Rob Reiner on Judaism, movies and his experience ‘home shuling’

Rob Reiner on Judaism, movies and his experience ‘home shuling’

 

Electric Entertainment

Rob Reiner on the set of his new film, the biopic “LBJ.”

(JTA)-By his own admission, Rob Reiner was not the right person to direct “LBJ,” a film biography of Lyndon Baines Johnson, the 36th president of the United States.

“I had a lot of trepidation,” he said in a telephone interview with JTA.

In addition to a successful career as an actor, Reiner is one of the most bankable directors plying the trade today. His films run the gamut from lighthearted fare like “This is Spinal Tap,” “The Princess Bride” and “When Harry Met Sally,” to serious drama such as “A Few Good Men” and “Misery.”

But “LBJ,” which opens Friday, was different because he had a personal connection to the subject.

“I was of draft age during the Vietnam War, and I looked at Johnson as the enemy,” said Reiner, 70. “I thought he could send me to my death.”

But he revised his views of the former president-both as a man and a potential movie subject-when he read Joey Hartstone’s well-researched script. Reiner said additional research, especially Doris Kearns Goodwin’s illuminating “Lyndon Johnson and the American Dream” and Robert Caro’s multi-volume Johnson bios, clinched the deal.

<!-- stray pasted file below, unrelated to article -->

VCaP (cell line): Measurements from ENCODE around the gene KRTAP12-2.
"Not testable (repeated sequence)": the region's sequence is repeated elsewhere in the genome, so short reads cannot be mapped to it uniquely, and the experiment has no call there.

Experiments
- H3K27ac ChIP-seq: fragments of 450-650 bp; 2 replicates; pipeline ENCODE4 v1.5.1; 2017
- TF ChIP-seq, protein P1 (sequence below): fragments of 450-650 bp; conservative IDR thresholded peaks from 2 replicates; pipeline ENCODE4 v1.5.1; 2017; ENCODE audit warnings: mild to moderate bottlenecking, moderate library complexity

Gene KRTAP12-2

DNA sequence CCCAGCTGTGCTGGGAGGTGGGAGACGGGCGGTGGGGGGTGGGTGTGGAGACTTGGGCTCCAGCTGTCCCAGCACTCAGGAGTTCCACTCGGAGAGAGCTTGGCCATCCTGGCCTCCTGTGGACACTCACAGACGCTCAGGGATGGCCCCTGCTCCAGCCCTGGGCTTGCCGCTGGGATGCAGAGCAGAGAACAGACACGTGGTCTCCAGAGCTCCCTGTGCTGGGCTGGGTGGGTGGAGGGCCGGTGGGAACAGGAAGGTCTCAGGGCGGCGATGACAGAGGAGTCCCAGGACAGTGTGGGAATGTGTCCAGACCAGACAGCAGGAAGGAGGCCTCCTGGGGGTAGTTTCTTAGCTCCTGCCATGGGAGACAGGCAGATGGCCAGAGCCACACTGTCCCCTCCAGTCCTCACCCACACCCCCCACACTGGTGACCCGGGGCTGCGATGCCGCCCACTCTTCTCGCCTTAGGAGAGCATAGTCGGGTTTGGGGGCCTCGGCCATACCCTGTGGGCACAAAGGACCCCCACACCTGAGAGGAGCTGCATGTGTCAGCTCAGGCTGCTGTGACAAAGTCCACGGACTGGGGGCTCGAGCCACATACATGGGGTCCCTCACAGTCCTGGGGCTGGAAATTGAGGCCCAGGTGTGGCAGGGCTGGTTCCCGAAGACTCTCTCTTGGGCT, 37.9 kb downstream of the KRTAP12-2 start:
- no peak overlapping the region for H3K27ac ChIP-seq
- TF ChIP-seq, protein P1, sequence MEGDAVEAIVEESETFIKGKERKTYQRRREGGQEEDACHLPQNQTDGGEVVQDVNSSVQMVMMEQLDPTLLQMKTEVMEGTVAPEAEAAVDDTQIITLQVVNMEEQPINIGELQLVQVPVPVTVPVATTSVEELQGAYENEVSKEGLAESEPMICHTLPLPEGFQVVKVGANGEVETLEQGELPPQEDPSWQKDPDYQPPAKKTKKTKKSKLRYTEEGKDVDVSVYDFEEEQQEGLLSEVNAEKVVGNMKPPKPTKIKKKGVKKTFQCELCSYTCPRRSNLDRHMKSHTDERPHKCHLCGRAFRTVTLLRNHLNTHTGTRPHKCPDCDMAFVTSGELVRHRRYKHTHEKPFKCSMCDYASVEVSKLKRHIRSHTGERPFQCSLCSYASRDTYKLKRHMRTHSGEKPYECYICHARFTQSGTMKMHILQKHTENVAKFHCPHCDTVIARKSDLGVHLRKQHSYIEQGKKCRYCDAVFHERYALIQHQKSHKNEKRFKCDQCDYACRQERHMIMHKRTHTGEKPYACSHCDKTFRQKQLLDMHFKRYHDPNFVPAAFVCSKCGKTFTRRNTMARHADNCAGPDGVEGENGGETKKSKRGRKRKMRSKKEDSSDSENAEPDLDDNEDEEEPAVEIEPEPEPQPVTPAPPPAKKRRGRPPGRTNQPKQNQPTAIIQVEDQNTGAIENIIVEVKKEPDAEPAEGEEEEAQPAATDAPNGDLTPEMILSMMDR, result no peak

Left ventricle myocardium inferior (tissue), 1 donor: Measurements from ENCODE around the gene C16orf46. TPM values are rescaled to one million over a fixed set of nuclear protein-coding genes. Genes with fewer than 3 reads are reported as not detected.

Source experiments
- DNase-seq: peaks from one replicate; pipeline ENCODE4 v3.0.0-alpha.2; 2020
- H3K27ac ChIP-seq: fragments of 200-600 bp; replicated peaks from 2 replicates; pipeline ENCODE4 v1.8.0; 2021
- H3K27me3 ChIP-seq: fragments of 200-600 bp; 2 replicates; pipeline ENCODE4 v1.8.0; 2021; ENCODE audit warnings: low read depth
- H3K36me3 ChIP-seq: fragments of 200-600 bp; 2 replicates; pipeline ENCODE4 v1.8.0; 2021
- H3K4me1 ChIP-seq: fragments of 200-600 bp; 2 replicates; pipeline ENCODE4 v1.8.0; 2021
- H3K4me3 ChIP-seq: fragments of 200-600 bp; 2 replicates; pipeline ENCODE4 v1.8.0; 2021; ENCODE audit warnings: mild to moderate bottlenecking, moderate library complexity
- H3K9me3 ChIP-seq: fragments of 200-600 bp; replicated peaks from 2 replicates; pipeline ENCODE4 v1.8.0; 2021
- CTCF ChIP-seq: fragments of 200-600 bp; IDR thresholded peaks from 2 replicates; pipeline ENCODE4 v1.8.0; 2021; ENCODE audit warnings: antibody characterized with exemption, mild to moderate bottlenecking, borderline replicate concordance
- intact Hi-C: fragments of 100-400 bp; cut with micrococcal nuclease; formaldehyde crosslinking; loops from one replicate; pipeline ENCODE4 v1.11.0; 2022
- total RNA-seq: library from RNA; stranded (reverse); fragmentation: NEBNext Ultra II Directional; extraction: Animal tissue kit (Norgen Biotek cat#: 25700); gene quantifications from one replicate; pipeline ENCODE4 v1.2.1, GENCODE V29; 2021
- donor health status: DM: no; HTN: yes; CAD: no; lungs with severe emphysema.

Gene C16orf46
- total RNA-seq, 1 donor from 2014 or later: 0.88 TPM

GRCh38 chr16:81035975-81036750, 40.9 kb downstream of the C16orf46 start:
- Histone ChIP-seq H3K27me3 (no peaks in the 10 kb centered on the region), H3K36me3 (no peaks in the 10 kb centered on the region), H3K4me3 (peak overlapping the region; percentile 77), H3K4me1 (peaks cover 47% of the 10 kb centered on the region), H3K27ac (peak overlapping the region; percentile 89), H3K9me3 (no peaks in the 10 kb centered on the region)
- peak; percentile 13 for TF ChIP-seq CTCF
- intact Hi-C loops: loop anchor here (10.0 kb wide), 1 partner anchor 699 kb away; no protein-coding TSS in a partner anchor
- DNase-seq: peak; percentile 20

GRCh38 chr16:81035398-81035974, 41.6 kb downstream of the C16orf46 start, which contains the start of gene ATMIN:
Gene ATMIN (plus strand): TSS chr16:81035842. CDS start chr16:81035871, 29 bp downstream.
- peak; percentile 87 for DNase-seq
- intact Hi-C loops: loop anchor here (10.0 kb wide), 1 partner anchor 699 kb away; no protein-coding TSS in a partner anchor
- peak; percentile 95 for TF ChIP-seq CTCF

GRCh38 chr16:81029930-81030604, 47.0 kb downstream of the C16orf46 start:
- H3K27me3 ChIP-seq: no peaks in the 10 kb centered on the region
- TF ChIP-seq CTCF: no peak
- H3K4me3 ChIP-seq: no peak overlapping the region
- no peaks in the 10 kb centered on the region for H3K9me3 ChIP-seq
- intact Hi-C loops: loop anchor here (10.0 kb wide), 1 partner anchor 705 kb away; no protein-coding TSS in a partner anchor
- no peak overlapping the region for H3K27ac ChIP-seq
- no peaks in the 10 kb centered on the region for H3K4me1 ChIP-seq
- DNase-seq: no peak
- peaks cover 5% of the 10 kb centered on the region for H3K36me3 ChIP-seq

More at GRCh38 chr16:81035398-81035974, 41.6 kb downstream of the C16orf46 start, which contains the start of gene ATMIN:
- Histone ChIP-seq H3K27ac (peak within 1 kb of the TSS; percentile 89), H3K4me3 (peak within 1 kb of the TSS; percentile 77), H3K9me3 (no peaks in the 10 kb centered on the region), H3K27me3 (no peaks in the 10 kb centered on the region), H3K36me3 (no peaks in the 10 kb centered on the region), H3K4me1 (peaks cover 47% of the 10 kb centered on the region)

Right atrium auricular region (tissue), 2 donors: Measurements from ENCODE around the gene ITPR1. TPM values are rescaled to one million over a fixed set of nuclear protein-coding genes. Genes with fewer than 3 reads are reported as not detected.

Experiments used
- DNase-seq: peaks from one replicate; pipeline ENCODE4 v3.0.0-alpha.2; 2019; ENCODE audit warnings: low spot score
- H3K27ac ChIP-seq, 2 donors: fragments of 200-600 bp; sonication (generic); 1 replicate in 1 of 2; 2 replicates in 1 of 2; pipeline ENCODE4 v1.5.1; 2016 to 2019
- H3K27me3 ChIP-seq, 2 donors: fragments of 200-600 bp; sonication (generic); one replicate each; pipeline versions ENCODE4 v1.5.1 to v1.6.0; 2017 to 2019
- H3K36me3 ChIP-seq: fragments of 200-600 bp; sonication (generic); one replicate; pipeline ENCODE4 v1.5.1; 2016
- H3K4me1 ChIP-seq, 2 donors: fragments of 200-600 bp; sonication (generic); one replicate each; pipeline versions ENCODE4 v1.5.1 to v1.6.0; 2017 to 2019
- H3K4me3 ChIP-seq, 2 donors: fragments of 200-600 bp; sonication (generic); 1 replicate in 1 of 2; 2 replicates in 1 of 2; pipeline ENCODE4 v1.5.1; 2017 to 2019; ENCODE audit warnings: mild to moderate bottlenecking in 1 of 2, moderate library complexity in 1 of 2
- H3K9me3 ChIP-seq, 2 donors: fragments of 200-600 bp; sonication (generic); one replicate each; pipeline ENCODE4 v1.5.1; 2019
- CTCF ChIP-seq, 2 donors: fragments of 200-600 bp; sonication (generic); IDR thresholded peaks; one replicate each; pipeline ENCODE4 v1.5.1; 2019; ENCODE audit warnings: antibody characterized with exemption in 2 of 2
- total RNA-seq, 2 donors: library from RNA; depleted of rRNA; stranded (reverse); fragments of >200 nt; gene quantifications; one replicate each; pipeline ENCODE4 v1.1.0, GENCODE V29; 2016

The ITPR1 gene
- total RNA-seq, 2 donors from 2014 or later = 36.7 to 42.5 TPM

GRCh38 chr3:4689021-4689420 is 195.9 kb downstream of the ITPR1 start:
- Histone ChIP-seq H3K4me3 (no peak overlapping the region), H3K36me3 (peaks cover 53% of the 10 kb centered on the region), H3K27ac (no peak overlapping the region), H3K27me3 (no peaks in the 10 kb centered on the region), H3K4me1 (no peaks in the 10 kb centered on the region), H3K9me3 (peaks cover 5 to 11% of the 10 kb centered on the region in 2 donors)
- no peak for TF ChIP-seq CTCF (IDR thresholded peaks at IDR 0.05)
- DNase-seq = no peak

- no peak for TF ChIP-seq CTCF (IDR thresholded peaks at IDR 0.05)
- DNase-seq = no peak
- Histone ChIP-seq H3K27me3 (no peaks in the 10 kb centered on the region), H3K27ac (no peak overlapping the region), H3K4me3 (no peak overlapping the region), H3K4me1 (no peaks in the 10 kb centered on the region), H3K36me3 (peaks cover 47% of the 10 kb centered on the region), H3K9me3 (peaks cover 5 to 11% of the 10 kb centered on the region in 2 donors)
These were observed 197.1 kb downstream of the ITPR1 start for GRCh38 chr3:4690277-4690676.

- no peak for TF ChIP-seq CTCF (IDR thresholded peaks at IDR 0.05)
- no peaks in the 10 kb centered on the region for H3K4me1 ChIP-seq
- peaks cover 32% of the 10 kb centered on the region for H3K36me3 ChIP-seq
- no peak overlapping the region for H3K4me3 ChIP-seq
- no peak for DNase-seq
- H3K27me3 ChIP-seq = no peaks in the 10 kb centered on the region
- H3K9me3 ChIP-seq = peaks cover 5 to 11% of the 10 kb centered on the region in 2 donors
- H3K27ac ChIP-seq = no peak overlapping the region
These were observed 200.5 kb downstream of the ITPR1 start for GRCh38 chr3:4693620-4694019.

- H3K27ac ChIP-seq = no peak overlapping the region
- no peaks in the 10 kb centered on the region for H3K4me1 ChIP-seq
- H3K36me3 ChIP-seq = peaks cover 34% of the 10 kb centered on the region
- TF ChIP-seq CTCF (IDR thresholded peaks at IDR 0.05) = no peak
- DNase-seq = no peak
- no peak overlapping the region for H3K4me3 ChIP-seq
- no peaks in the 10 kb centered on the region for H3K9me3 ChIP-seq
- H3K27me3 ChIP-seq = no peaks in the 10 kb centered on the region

Reiner discovered a man far more nuanced than he had imagined. Yes, Johnson expanded and prolonged the Vietnam War. But he also delivered on John F. Kennedy’s legacy and bullied a recalcitrant Congress dominated by Dixiecrats to pass the Civil Rights and Voting Rights acts, increase funding for education, and create Medicare, Medicaid and Head Start.

“It was like there were two presidents-one for the Vietnam War and the other with great domestic programs,” the actor-director said. “If it wasn’t for Vietnam, he’d have gone down as one of the greatest presidents of all time. I wanted to make a film that would reveal who this guy was.”

It wasn’t just the dichotomy of Johnson’s politics that Reiner wanted to capture, but the contradictions of his personality, which informed his career.

“What surprised me was his insecurity,” Reiner said. “He had this recurring nightmare where he dreamed he was paralyzed.”

Johnson also had a complicated relationship with his mother in which “at times he felt unloved. I thought that was interesting,” Reiner said.

Also interesting was Reiner’s choice for the actor to play the lead: Woody Harrelson, best known as the slow-witted Woody on “Cheers” and for drawling comic roles in “White Men Can’t Jump” and…

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